************ Sermon on 1 Samuel 2:11-26 ************

By: Rev. Adrian Dieleman

This sermon was preached on August 20, 2000

1 Samuel 2:11-26
Proverbs 1:8-9; 16:6b
"What Children Should Do"

A couple of weeks ago, during vacation, I was people-watching along the waterfront in San Francisco. A man came along who kind of reminded me of an ape, with long arms and a peculiar form of walking. A couple of minutes later I noticed a teenager with the same long arms and the same form of walking. "Aha," I thought, "they are related." Sure enough, the boy walked straight to the first man, whom I presumed to be his father.

We all know the influence of parents on their children. We say things like:
-"It runs in the family."
-"Like father, like son; like mother, like daughter."
-"He is a chip off the old block."
These sayings all express the truth that children are like their parents.

And yet, parents are the first to admit that each child is unique, separate, different. If there are 3 children in a family, you can bet all 3 are different and unique from each other. Oftentimes I have to marvel at how children from the same family can be so different from each other.

These differences within a family are also to be found when it comes to religion. Within the typical Christian Reformed family, all the children receive the same upbringing: all are disciplined the same way, all are sent to Church School, all are taken to worship services, all attend the Christian School, all sit through 18 or more years of family devotions. And yet, some grow up to be faithful, solid church members and others are weak members or even non-members. Why do we have these differences? Or, to put it another way, why do some of our sons and daughters follow the Lord's ways and others do not?

This evening, in our 6th sermon on marriage and the family, we will look at the 3 boys raised by Eli. They all received the same upbringing. Yet, two of them, Hophni and Phinehas, forsake the ways of the Lord; and, one of them, Samuel, follows God's ways. Why is there this difference?

In answering this question it has to be admitted that we are looking at this from purely a human perspective. On the divine side we know we can speak of election and reprobation. Today we are confining ourselves to the question of what do we see on the part of man that makes some follow and others leave the ways of the Lord.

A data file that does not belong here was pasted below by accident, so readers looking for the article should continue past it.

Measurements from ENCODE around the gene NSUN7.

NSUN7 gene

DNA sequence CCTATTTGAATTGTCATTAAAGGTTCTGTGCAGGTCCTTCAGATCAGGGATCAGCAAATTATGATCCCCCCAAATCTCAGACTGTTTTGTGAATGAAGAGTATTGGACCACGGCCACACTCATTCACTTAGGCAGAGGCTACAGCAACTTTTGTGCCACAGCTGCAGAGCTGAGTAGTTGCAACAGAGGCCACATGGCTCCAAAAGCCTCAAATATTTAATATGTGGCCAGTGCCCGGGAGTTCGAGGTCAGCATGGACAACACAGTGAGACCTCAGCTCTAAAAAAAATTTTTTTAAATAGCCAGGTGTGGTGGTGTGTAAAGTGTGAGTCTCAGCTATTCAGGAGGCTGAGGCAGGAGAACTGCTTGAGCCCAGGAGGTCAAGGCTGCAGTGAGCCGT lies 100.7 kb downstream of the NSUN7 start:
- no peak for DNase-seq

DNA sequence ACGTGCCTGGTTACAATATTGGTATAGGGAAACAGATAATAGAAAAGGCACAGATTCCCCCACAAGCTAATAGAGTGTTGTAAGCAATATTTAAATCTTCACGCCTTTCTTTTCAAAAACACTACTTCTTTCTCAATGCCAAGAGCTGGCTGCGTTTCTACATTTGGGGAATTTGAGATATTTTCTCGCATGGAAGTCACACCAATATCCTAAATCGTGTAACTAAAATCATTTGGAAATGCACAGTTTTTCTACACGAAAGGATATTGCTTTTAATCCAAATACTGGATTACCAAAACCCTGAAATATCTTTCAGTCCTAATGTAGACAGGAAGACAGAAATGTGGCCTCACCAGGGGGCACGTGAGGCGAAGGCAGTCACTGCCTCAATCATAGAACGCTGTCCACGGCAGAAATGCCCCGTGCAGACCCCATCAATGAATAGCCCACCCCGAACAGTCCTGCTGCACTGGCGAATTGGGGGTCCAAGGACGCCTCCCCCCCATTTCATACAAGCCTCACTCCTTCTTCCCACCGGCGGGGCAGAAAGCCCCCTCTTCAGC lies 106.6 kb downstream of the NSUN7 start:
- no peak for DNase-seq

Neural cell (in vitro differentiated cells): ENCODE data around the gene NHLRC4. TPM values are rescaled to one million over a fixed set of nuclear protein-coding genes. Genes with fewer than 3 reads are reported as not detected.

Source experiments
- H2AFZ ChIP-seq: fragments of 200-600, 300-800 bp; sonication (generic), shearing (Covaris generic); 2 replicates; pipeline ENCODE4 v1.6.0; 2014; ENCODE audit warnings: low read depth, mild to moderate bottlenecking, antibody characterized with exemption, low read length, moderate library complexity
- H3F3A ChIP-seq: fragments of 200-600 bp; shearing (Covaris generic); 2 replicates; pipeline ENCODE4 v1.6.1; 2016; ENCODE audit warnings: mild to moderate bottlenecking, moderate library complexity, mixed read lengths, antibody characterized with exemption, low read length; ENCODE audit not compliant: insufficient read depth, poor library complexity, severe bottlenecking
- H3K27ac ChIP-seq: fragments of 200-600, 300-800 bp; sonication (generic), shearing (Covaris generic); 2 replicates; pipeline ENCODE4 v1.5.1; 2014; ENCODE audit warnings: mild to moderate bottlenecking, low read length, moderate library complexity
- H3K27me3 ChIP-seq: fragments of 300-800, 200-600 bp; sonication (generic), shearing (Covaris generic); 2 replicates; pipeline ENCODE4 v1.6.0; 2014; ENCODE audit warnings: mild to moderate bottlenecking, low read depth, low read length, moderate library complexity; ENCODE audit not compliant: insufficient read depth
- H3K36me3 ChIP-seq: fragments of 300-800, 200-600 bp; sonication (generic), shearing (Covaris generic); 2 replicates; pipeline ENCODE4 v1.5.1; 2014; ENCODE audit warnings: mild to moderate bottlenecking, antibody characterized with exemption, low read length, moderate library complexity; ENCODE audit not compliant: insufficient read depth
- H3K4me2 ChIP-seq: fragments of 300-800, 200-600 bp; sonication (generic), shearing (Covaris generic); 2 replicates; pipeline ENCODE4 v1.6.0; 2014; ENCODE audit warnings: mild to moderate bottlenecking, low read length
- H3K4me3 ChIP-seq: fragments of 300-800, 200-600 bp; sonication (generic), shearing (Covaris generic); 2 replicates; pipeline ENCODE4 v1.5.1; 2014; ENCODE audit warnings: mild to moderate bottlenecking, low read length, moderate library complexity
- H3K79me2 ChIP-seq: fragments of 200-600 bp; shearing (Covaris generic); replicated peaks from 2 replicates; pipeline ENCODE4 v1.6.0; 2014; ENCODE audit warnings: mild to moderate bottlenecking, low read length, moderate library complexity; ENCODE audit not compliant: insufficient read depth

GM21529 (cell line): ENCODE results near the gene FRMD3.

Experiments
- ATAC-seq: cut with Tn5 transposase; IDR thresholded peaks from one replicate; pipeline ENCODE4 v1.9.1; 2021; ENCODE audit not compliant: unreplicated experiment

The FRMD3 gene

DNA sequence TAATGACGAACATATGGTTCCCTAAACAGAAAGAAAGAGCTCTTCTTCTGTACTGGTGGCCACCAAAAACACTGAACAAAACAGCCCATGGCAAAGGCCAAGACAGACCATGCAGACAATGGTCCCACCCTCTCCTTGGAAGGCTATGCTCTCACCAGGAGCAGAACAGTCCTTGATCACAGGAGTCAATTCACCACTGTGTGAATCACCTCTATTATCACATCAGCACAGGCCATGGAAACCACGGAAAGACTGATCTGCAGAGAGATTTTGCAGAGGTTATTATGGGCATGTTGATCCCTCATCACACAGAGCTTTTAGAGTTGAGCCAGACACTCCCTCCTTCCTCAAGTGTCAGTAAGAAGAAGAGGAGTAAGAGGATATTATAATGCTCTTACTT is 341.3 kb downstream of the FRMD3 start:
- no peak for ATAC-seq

I Contrast
A Last time we learned about the sins of Hophni and Phinehas. Scripture tells us that they treated the Lord's offering with contempt (2:17) when they, in their greed, took the meat that belonged to the Lord. And, we are told that they committed adultery with the young women who served at the entrance to the Tent of Meeting (2:22); they probably introduced into Israel's worship the cultic prostitution so popular in the Canaanite religions.

In talking about these young men, Scripture has nothing good to say about them. We are told they are wicked (2:12). We are told they sinned against the Lord (2:25). We are told they made themselves contemptible (3:13); this means they brought the curse and wrath of God upon themselves, that they were damning themselves to everlasting hell-fire. And, we are told it was the Lord's will to put them to death (2:25) and to visit them in His terrible wrath and judgment.

Some people object to this last line, to what we know as God's judgment of hardening. "Those poor boys," they say, "didn't stand a chance. Even the Lord was against them. Like Pharaoh (Ex 4:21), their hearts were hardened by the Lord to the point where they could not repent and be saved. How could they possibly resist if it was the Lord's will to put them to death and send them to hell? How can they be held responsible for something that seems to be the Lord's will?" Those who talk this way don't understand the ways of God here.

To clarify the situation we need to ask a question: "When is it that God is said to harden someone's heart?" As we look through Scripture, we see that God's judgment of hardening is exercised only in those instances where someone refuses to hear the Word of the Lord and repent. As we look through Scripture, we see that God's judgment of hardening is exercised only in those instances where someone does not listen to God's warnings. In stubborn, willful pride these people refuse to change their ways. That's the way it was with Pharaoh and that's the way it was with Hophni and Phinehas. They hardened their hearts against the Lord and His Word. Seen this way, the Lord's hardening is but the fruit of sin. Seen this way, the Lord's hardening is but His punishment upon man's rebellious ways. Seen this way, the Lord's hardening is but God's way of letting man continue along the way he so stubbornly and obstinately has chosen for himself the way that leads to everlasting hell fire and damnation.